PARIS — The iconic Notre Dame Cathedral in Paris is now stable and secure enough to be rebuilt, and officials are aiming to reopen the church in 2024.
French officials made the announcement more than two years after a fire tore through the 850-year-old cathedral, The New York Times reported.
Stabilizing the Gothic-style church was difficult because crews had to dismantle scaffolding and clear debris on the floor, the newspaper reported.
“We’re officially saying that the cathedral is now saved, that it’s solid on its pillars, that its walls are solid,” Gen. Jean-Louis Georgelin, who leads the government’s Notre-Dame restoration task force, told French broadcaster BFM-TV. “We’ll be able to firmly go ahead with the phase of restoring and rebuilding the parts destroyed by the fire, so that it’s ready to reopen for services and public visits in 2024.”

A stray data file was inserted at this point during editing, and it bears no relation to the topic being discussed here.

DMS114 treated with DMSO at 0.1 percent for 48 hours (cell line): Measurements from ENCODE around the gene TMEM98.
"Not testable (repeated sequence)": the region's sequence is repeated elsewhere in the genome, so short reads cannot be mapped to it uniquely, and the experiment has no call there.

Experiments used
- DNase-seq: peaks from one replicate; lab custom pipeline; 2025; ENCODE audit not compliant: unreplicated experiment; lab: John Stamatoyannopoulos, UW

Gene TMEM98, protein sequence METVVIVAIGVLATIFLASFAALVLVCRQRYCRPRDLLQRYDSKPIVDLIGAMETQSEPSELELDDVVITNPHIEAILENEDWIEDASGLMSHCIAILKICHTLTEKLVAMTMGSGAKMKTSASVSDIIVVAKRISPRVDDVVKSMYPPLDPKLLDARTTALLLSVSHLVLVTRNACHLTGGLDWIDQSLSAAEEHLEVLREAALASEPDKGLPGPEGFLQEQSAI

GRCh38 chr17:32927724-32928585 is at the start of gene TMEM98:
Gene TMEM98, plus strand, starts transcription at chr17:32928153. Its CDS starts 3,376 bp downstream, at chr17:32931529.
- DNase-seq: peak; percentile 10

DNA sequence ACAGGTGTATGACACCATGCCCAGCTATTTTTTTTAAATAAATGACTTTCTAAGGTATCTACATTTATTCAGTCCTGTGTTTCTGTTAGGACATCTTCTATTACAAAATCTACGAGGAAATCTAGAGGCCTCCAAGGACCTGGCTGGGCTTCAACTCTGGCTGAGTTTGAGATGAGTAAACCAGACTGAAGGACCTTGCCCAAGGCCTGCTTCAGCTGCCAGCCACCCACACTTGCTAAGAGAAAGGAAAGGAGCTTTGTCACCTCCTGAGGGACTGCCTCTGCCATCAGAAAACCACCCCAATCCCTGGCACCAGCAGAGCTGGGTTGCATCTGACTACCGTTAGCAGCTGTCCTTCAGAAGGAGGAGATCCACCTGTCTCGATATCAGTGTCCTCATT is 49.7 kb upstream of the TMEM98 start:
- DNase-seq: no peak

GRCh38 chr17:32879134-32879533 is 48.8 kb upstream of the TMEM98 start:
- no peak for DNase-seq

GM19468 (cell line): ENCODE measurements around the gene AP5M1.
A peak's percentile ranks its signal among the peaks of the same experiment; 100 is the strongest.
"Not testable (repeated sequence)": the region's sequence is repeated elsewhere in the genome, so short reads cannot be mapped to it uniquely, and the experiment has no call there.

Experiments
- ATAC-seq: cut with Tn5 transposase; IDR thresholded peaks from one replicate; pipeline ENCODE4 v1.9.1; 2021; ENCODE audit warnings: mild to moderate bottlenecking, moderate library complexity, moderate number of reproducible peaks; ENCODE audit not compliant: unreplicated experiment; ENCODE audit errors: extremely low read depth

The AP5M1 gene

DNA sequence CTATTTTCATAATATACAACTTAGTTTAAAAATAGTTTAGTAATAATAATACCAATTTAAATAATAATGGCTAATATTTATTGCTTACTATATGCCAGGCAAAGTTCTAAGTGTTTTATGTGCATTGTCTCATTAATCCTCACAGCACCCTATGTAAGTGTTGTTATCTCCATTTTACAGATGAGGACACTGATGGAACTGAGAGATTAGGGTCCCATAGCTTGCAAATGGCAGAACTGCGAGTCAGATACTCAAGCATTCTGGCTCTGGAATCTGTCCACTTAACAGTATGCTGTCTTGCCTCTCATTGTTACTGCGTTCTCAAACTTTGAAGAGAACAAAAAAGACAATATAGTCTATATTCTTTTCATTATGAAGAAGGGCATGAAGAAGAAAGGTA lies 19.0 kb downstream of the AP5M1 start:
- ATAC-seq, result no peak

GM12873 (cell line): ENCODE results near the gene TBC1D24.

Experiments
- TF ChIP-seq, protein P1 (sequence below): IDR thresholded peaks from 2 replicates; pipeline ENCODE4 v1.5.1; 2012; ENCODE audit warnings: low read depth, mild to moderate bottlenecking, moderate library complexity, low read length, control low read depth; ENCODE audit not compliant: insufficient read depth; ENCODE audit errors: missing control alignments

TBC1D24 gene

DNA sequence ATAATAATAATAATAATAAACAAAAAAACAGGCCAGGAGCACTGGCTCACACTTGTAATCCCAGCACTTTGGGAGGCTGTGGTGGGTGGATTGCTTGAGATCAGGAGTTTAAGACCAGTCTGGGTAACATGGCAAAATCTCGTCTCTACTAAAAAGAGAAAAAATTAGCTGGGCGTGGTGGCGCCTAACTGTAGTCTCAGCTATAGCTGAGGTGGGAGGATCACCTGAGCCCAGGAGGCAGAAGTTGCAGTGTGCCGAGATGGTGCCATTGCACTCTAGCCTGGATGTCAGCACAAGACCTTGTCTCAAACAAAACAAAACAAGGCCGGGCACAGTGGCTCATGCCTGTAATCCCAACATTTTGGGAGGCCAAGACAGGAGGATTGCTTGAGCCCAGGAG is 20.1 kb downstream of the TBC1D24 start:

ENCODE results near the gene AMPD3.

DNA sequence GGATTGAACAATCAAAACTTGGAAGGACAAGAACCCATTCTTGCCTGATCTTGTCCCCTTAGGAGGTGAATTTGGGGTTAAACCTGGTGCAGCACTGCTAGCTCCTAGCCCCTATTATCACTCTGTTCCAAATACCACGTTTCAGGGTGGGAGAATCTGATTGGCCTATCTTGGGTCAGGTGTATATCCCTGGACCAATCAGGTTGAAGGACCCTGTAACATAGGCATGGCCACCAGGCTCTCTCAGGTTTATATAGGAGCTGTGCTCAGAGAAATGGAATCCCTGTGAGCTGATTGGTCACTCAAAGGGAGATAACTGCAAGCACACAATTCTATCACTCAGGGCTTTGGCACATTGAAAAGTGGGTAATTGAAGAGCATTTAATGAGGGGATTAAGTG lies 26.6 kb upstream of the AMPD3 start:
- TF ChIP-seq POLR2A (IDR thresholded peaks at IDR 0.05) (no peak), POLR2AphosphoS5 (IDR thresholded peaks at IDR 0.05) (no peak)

The “safety phase” of restoration included wrapping and protecting the cathedral’s gargoyles, reinforcing the flying buttresses, fortifying the gables and removing burned scaffolding, according to the Friends of Notre Dame de Paris.
Georgelin said a reopening would be a “victory for all of France.” It also would fulfill President Emmanuel Macron’s promise that reconstruction could be completed within five years of the April 15, 2019, fire that severely damaged the structure, CNN reported.
Flames consumed the attic of the cathedral before eating through the roof and climbing up the cathedral’s iconic spire, which toppled into the vaults below, the Times reported. The cathedral came dangerously close to collapsing, according to the Times.
There is still no definitive evidence as to what caused the blaze, CNN reported. Investigators said the blaze could have been ignited by a cigarette or an electrical fault.
More than $950 million has been donated to rebuild the cathedral, the Times reported.
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